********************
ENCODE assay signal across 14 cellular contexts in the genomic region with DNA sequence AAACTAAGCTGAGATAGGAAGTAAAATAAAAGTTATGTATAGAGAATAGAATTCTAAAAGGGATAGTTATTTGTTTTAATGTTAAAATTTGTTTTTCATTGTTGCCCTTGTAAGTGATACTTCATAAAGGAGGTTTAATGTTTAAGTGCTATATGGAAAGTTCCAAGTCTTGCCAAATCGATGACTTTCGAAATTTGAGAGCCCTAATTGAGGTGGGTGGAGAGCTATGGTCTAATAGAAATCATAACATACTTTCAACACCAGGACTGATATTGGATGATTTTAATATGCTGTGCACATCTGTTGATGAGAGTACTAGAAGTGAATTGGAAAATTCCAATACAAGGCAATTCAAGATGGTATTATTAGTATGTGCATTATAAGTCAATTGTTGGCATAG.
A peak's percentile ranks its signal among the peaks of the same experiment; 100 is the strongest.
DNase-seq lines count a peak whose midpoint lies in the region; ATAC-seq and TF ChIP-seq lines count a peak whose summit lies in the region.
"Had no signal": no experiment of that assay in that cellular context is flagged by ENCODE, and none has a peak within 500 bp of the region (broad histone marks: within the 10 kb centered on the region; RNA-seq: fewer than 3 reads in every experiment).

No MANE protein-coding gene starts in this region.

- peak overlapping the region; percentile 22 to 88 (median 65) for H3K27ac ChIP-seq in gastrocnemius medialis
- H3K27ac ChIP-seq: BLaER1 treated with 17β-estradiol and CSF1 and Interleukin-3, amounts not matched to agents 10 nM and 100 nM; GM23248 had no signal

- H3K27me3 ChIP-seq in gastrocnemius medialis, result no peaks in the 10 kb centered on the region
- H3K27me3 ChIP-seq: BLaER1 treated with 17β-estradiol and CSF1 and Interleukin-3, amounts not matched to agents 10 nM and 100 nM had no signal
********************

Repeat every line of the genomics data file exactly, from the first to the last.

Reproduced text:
ENCODE assay signal across 14 cellular contexts in the genomic region with DNA sequence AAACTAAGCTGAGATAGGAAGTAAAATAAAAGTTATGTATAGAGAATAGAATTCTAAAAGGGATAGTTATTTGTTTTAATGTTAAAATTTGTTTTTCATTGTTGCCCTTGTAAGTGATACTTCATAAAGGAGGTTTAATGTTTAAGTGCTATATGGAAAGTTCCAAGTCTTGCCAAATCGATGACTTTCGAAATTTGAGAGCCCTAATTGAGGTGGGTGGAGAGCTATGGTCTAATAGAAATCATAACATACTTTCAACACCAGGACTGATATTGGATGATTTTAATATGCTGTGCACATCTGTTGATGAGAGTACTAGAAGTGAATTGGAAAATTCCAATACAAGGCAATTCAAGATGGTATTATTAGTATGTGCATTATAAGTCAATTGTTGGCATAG.
A peak's percentile ranks its signal among the peaks of the same experiment; 100 is the strongest.
DNase-seq lines count a peak whose midpoint lies in the region; ATAC-seq and TF ChIP-seq lines count a peak whose summit lies in the region.
"Had no signal": no experiment of that assay in that cellular context is flagged by ENCODE, and none has a peak within 500 bp of the region (broad histone marks: within the 10 kb centered on the region; RNA-seq: fewer than 3 reads in every experiment).

No MANE protein-coding gene starts in this region.

- peak overlapping the region; percentile 22 to 88 (median 65) for H3K27ac ChIP-seq in gastrocnemius medialis
- H3K27ac ChIP-seq: BLaER1 treated with 17β-estradiol and CSF1 and Interleukin-3, amounts not matched to agents 10 nM and 100 nM; GM23248 had no signal

- H3K27me3 ChIP-seq in gastrocnemius medialis, result no peaks in the 10 kb centered on the region
- H3K27me3 ChIP-seq: BLaER1 treated with 17β-estradiol and CSF1 and Interleukin-3, amounts not matched to agents 10 nM and 100 nM had no signal